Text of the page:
What made Oracular’s most outlandish moments succeed where the second and third records faltered was a sense of space. Oft-kilter new age like “The Youth” or ‘70s revival pastiche like “Of Moons, Birds & Monsters” are idiosyncratic, but also committed to exploring in-depth one idea at a time. Even the folksier, headier parts of MGMT’s debut (think “4th Dimensional Transition” or “Future Reflections”) were in service of actual songs — featuring melodies with conviction and sturdy foundations. The band’s fleeting focus works well for accents, not the fundamentals. The music on Little Dark Age understands this. It never lets the flourishes, which are both considerable and immaculate, overpower the song’s structural integrity. The most impressive departure the album takes from its predecessors is that each track stands alone as succinct and fully-realized.
Because of their fixation on upending perceptions, MGMT now sit as a band with a mythology, but not a legacy — the prophesied breakout stars of a distinct moment they left behind for artists actually interested in writing more “Electric Feel”s. But now they are back to penning tunes that could stand in for those longed-for sequels to their early irreverently earwormy hits, doing so for what is their best album yet. Will it be enough to reclaim the career momentum they abandoned along the way?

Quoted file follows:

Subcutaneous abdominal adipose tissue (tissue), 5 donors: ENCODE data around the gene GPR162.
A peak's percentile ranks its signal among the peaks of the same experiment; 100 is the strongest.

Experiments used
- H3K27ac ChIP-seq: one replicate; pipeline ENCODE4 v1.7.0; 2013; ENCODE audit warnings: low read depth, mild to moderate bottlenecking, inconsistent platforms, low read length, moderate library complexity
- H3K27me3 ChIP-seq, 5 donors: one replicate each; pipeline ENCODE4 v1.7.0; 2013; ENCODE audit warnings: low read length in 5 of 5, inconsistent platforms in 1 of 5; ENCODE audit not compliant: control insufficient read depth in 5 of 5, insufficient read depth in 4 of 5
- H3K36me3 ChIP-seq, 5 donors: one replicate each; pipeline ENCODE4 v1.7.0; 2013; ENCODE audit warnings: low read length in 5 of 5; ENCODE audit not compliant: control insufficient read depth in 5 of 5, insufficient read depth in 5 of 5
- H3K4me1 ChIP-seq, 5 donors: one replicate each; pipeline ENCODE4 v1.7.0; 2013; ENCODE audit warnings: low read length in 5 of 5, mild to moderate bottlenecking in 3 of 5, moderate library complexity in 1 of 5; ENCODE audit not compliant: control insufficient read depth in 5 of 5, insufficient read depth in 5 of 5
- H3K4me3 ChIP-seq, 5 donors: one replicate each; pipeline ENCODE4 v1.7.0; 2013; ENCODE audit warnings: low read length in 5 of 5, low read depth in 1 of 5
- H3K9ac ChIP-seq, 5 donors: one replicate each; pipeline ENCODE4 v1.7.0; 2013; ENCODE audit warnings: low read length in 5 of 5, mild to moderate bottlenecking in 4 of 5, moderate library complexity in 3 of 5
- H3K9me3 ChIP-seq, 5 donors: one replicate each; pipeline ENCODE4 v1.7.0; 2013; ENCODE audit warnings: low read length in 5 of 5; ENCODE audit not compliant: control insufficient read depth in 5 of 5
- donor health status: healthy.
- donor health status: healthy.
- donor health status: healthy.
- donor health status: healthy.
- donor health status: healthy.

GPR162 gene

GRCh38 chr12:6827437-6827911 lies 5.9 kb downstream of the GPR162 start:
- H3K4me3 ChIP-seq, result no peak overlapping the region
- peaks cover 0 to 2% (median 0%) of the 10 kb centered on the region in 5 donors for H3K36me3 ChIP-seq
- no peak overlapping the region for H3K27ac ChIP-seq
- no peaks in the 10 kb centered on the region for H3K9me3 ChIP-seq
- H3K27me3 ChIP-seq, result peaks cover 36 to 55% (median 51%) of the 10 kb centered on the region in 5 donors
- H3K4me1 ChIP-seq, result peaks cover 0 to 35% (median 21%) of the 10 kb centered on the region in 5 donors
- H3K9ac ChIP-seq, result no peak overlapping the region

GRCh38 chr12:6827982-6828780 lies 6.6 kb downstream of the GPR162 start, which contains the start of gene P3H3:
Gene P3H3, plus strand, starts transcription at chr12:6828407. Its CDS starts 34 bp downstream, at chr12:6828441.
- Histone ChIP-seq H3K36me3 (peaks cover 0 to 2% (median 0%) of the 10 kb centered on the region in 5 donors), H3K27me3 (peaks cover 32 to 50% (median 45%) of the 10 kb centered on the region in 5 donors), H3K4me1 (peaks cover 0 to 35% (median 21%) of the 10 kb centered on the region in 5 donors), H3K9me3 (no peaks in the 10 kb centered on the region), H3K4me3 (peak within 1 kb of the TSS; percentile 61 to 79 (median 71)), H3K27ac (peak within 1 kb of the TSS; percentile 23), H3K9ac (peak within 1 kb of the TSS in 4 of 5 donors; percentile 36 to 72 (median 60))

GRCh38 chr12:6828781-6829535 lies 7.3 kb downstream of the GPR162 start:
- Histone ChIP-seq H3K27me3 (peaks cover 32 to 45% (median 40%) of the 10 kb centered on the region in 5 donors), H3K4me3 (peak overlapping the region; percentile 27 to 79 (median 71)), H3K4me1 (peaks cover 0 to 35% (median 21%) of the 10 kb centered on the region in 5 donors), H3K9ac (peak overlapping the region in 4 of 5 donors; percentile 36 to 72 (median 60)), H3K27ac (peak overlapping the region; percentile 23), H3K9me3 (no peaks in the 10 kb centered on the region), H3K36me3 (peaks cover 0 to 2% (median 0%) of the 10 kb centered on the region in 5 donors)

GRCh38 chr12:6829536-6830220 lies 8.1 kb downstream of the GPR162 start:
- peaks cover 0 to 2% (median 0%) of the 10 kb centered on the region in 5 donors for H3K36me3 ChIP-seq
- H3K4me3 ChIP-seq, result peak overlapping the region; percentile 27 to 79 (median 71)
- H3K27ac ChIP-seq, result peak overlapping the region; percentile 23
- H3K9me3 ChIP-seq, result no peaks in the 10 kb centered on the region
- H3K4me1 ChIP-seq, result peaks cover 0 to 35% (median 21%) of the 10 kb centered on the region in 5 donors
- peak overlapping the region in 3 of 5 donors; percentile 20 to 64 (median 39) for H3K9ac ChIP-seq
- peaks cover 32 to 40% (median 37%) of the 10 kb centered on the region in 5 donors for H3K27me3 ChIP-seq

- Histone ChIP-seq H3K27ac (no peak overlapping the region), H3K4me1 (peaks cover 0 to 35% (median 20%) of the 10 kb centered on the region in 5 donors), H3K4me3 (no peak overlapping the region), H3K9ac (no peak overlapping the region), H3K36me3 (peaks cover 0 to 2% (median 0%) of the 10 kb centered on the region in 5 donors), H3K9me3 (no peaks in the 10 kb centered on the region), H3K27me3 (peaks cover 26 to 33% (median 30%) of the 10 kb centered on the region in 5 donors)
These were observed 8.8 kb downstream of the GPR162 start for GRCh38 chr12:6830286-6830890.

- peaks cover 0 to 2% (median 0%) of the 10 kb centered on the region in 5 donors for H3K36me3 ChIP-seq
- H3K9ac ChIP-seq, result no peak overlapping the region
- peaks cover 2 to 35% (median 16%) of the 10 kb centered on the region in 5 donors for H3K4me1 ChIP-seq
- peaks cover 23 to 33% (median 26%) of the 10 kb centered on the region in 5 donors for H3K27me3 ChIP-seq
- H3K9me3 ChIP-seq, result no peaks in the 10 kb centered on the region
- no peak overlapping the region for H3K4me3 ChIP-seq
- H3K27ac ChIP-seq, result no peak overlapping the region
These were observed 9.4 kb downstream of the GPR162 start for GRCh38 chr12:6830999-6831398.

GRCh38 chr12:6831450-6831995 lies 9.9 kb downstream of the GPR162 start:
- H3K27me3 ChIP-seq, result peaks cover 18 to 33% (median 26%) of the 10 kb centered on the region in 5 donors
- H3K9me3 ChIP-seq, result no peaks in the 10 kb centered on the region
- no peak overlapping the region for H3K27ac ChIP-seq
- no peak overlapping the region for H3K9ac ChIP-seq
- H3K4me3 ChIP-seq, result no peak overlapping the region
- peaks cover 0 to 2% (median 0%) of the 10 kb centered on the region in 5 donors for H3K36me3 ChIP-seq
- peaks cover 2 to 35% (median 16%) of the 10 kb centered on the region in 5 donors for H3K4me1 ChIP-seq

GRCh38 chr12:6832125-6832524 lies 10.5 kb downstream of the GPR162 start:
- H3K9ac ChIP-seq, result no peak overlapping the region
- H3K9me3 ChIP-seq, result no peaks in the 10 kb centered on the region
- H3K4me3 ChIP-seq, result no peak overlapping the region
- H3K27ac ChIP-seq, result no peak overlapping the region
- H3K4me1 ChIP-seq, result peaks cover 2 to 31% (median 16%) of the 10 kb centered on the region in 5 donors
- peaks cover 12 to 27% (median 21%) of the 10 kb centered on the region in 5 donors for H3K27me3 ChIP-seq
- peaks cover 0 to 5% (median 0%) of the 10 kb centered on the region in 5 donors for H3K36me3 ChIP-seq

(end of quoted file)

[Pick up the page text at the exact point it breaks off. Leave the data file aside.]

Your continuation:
The answer was immediately clear during the band’s show at the Anthem in Washington, DC this past Thursday night. The set opened with a lone silhouette noodling on a cheap sounding keyboard as hazy blue lighting crept around the stage. Then with the drop of a burbling bass, the rest of the band came in and steadily transformed the discordant combination of low-end and tinny piano into the title track of Little Dark Age. Some of the crowd hesitantly began to shuffle, but you could palpably feel the lack of movement for a song with an infectious, if elegiac groove. The general reception treated the tune, and the subsequent, equally excellent “When You Die,” as perfunctory new songs serving as placeholders until the chance to relive some beloved decade-old jams.